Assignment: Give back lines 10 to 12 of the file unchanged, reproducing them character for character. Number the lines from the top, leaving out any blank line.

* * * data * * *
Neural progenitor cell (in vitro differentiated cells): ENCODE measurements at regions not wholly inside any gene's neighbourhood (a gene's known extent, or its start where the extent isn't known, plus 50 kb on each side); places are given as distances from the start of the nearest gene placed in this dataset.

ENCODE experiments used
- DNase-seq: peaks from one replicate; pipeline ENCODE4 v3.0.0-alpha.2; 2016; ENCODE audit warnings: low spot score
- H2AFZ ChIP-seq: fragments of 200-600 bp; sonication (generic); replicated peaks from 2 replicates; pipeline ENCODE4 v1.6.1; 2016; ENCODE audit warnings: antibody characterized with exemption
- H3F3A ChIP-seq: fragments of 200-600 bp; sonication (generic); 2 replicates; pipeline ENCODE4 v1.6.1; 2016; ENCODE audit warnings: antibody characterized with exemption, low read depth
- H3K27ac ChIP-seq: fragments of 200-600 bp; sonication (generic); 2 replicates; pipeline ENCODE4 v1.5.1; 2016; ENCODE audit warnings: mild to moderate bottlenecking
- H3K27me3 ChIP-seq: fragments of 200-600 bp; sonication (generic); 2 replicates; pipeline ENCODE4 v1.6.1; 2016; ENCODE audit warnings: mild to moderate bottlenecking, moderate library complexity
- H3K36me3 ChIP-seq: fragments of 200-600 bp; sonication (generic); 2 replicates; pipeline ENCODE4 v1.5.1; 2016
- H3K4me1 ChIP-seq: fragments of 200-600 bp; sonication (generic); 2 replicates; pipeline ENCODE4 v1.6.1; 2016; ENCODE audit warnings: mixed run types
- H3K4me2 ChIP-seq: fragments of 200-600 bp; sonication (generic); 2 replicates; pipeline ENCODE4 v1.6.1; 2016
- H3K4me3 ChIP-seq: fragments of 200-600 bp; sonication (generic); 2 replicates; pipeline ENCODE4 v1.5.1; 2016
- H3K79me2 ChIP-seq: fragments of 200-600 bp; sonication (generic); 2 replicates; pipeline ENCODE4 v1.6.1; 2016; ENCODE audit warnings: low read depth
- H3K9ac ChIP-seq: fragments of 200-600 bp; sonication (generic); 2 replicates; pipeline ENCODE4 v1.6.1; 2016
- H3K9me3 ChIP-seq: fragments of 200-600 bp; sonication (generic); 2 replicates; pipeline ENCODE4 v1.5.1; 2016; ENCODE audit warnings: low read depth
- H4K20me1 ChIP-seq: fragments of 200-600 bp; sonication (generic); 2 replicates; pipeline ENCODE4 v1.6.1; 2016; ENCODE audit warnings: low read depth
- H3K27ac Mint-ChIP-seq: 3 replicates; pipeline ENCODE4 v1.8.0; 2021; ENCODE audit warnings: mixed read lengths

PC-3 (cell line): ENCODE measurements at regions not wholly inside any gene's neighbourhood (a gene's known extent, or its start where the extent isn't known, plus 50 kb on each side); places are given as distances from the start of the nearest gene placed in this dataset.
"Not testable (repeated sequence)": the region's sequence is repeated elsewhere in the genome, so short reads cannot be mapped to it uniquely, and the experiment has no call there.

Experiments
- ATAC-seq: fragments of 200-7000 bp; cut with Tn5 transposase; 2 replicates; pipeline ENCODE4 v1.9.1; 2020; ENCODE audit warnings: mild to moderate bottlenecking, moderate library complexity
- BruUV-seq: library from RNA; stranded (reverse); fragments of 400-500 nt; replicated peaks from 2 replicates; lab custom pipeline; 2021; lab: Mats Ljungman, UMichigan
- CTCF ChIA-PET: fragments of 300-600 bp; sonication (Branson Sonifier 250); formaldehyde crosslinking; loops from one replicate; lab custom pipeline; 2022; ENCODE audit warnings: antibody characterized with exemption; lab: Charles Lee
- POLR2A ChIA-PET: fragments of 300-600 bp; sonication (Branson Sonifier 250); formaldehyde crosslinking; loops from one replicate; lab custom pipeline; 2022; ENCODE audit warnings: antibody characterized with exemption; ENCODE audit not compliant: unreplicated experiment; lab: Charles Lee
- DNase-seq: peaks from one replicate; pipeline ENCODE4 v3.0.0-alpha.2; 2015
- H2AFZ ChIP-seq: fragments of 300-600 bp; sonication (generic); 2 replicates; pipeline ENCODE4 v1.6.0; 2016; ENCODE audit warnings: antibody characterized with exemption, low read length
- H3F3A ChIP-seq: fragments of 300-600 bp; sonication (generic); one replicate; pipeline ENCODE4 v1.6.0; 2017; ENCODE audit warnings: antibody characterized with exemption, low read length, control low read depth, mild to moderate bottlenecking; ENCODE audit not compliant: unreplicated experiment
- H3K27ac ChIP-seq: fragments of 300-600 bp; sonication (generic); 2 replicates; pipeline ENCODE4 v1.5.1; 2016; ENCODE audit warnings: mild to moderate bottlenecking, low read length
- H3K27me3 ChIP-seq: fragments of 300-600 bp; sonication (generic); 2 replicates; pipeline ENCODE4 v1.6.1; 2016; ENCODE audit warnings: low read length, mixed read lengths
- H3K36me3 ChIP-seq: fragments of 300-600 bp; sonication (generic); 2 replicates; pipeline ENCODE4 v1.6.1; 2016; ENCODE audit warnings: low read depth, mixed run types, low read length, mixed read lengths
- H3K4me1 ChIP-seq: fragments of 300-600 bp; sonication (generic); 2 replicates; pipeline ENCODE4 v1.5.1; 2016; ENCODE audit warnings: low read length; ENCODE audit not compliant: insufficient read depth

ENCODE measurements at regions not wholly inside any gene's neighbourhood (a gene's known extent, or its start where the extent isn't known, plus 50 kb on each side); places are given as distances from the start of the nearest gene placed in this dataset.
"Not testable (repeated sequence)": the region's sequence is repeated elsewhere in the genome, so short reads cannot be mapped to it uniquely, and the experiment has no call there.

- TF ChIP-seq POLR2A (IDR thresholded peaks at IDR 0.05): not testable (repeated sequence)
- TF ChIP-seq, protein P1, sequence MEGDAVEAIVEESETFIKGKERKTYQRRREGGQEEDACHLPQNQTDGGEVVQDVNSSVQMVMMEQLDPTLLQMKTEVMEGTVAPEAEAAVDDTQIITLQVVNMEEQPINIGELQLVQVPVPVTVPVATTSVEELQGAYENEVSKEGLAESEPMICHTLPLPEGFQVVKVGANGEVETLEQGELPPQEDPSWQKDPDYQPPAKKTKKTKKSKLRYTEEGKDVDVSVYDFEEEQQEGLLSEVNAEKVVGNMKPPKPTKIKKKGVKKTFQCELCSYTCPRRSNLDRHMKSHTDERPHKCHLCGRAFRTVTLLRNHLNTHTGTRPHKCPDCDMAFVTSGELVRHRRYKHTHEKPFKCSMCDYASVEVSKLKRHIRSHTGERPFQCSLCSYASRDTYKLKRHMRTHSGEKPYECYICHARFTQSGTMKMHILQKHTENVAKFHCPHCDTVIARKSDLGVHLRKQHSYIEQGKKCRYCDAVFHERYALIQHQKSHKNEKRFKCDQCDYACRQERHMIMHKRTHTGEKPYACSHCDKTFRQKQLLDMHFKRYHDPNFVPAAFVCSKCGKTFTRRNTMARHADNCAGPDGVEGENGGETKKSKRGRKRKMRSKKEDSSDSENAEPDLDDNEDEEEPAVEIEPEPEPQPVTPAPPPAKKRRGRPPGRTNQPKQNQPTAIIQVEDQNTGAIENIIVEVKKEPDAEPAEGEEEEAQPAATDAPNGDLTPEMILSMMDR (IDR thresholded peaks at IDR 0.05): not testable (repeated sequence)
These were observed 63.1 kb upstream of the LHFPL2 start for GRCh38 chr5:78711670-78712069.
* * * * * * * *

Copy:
- H3K4me2 ChIP-seq: fragments of 200-600 bp; sonication (generic); 2 replicates; pipeline ENCODE4 v1.6.1; 2016
- H3K4me3 ChIP-seq: fragments of 200-600 bp; sonication (generic); 2 replicates; pipeline ENCODE4 v1.5.1; 2016
- H3K79me2 ChIP-seq: fragments of 200-600 bp; sonication (generic); 2 replicates; pipeline ENCODE4 v1.6.1; 2016; ENCODE audit warnings: low read depth